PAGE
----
Many companies implementing PLM consider workflow to be the panacea to many process related challenges. In the past when PLM was a relative new phenomena we tried to model  company process in a series of workflows. The abstraction that was needed was a far cry from the real processes and engineers were by-passing the implemented workflow functions. Also we found, specific processes for specific categories of products were needed and further that specific ‘organic’ processes were common regardless of these different product categories.

We ‘flowed’ deliverables through these workflows rather then the triggers that define the items that are expected from the process. The abstracted trigger objects are in fact different types of ‘Requests’ for example; work request, change request etc.. Requests regarding a task may have supporting items… you may call these requirements or specifications, in fact to which the deliverables need to comply with. Now.., how do you structure the right flow of events to trigger the execution: A schedule…, not a workflow. Yes; you would use the workflow to route the schedule trigger items but the schedule in itself is a Work Breakdown Structure.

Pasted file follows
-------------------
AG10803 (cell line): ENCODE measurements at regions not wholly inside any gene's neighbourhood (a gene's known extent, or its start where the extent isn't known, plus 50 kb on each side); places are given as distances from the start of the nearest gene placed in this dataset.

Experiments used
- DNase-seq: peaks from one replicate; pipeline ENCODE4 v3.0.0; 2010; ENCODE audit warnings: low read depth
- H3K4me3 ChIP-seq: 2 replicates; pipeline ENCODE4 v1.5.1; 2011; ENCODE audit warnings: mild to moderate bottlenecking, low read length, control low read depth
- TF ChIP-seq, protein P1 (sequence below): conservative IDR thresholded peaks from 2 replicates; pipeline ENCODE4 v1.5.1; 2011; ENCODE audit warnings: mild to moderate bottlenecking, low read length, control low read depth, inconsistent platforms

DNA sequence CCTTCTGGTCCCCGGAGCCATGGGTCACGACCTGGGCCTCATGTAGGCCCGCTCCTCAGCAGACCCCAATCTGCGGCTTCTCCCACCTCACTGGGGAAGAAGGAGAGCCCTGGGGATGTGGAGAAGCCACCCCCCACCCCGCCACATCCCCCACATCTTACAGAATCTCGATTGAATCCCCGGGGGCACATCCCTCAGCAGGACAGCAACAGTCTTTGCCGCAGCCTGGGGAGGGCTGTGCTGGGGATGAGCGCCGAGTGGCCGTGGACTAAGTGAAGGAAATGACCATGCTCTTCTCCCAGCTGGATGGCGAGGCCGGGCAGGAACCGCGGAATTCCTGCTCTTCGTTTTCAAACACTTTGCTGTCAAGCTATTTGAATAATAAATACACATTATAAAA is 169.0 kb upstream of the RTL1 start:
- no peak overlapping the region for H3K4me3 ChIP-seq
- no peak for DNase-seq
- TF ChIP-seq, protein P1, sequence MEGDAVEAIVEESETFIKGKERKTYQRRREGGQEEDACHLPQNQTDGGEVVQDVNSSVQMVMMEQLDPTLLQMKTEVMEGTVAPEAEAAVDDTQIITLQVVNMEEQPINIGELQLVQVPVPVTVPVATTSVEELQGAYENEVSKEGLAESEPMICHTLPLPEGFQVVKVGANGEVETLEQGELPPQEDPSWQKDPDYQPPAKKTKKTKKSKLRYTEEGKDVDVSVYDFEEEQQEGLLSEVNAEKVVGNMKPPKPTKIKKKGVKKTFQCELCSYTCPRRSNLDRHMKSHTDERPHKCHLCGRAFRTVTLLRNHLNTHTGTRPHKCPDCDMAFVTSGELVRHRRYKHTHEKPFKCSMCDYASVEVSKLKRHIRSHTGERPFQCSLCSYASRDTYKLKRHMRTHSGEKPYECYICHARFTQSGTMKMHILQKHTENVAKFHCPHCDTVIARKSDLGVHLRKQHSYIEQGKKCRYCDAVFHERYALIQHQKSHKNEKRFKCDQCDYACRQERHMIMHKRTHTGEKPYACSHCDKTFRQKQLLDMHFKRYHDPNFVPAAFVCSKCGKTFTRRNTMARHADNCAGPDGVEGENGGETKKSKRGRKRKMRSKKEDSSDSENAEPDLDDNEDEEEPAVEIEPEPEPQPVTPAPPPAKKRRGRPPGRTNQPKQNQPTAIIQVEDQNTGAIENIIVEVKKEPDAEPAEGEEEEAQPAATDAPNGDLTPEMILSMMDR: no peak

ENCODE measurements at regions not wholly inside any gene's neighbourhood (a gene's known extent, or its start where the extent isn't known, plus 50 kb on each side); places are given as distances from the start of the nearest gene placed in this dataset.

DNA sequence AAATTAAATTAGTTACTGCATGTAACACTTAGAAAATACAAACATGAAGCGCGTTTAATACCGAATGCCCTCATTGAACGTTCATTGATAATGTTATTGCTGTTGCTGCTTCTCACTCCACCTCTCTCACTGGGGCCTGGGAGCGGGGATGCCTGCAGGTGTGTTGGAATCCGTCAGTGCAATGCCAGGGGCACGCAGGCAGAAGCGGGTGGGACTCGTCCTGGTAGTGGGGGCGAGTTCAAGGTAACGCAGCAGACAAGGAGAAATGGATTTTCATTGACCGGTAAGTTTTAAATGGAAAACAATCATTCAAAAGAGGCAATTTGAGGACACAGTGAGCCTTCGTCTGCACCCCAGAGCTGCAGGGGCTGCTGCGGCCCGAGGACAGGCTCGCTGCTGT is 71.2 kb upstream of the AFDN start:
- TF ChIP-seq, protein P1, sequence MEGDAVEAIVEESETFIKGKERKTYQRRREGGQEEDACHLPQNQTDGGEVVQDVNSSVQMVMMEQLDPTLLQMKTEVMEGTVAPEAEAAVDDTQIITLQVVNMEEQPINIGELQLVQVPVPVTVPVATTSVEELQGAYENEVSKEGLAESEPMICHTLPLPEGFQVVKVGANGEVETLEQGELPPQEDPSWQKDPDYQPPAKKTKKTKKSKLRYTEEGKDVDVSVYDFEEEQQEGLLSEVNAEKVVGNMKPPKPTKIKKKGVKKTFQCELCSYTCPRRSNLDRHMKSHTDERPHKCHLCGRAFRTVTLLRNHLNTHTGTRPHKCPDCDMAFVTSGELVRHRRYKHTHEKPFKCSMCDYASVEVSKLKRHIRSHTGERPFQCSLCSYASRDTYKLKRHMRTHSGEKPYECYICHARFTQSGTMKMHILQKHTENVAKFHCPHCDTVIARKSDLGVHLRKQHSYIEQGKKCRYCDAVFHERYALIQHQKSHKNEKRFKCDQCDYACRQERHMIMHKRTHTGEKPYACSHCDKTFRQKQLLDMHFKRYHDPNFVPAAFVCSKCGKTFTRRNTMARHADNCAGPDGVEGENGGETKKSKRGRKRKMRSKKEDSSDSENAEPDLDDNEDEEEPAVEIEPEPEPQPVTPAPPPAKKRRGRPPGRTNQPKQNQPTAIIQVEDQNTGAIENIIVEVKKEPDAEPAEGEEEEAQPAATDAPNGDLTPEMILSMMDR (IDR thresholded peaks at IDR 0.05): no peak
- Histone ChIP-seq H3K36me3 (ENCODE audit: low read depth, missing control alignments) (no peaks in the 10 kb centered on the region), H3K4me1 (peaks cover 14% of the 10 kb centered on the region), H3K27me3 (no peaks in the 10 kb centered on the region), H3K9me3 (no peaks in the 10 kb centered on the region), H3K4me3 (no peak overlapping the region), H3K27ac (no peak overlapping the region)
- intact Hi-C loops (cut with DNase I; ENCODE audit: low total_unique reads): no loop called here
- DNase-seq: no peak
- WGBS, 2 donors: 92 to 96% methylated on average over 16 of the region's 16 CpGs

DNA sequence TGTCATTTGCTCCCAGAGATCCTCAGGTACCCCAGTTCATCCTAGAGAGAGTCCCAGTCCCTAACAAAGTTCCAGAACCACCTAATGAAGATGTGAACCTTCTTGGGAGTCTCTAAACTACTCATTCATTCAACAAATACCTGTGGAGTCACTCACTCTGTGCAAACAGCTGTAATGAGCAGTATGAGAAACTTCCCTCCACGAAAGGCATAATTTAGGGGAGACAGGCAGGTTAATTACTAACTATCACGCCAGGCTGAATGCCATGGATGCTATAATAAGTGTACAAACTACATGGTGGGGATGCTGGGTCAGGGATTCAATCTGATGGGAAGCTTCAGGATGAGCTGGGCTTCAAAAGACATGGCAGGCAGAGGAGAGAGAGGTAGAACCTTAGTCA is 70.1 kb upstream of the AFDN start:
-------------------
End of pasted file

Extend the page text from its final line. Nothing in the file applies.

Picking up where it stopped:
The schedule assures that the right disciplines at the right time receive the Request (and authorization) to commence with the work (task). You may call it the engineering variant of the kind of functions that are common in manufacturing i.e. the Manufacturing Execution System (MES) and in this engineering case the Engineering Execution System (EES). It is my experience that the maturity of EES’s that companies operate is low. Usually it is a combination of enterprise and desktop applications. Consistent usage across projects/programs, process integration and technological interoperability are major challenges.